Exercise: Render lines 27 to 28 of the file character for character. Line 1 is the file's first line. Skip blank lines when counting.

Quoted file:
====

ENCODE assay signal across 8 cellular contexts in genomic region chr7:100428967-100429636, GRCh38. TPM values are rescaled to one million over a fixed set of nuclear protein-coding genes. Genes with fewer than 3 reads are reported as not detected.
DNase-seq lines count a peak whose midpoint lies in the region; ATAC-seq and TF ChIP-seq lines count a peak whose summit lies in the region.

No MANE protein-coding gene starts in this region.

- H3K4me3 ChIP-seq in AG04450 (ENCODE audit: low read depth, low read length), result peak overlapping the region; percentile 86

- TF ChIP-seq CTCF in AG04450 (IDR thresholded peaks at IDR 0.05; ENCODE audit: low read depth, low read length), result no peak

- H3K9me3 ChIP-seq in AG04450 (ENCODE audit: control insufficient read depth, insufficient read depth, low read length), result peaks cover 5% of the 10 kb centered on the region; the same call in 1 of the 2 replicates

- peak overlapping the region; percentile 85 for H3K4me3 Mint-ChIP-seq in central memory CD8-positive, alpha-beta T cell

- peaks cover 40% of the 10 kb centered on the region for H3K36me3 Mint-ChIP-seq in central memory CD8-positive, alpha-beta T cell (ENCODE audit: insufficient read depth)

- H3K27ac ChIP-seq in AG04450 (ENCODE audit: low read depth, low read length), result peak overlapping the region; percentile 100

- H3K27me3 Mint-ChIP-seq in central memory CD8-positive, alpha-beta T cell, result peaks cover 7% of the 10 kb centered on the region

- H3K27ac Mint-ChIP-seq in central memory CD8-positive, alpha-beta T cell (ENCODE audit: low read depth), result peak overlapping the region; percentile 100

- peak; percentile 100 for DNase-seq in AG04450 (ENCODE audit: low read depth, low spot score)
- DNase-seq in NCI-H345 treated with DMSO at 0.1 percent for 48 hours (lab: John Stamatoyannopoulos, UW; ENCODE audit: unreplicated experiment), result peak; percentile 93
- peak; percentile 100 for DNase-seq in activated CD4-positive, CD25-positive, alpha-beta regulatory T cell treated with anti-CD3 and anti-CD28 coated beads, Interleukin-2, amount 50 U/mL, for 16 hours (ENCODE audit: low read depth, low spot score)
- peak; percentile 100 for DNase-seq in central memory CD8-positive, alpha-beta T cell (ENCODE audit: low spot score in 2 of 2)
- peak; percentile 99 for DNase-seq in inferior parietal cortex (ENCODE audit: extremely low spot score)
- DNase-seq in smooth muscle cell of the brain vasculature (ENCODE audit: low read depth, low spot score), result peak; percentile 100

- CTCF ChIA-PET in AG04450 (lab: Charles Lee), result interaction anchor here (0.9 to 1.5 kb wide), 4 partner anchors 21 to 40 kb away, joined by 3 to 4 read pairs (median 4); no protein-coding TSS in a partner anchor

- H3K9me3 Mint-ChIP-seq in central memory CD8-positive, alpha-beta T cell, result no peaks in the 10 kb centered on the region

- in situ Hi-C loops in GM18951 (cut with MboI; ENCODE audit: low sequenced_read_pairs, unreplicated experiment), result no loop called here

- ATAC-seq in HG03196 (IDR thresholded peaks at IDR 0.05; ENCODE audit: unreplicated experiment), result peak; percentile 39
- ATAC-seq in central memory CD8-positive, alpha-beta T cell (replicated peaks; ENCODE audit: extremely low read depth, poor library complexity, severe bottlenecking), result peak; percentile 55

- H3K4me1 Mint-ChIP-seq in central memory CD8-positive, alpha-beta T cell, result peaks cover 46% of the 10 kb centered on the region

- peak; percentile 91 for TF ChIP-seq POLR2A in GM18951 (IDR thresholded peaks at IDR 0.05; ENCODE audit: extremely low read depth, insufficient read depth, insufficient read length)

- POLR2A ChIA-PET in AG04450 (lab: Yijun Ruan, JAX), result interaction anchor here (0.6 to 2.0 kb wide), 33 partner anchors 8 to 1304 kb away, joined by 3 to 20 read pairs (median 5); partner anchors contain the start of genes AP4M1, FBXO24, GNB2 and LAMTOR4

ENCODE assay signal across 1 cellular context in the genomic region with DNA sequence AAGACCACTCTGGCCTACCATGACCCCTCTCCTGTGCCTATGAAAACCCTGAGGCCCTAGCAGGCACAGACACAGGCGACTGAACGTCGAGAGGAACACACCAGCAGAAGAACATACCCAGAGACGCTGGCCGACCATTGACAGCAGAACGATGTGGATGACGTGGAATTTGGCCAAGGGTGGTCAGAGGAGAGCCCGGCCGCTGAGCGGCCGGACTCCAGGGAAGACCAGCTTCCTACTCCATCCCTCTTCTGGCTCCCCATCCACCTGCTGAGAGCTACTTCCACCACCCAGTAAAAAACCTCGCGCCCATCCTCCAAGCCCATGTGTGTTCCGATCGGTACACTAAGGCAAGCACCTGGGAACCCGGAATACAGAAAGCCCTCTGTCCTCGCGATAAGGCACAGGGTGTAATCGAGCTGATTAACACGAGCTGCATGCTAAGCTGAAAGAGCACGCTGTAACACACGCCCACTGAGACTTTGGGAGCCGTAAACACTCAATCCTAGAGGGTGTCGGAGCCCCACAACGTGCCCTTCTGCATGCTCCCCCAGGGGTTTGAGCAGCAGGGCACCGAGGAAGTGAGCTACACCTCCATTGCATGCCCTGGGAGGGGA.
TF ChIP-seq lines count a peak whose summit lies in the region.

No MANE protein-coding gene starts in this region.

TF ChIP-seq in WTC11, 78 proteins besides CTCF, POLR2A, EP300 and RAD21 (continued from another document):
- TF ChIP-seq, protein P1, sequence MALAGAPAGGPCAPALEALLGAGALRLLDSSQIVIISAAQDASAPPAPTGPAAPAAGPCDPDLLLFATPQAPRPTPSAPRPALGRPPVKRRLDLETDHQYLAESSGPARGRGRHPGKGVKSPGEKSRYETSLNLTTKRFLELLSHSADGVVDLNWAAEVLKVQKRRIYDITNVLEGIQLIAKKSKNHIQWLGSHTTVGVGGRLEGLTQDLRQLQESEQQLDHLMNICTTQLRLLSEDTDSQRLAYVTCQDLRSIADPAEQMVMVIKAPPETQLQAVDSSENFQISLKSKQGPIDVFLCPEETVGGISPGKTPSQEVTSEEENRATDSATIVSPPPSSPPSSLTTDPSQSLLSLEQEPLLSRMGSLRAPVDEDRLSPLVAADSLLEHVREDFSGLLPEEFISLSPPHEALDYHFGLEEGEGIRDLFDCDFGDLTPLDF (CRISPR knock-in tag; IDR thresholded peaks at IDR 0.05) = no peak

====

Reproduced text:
TF ChIP-seq lines count a peak whose summit lies in the region.

No MANE protein-coding gene starts in this region.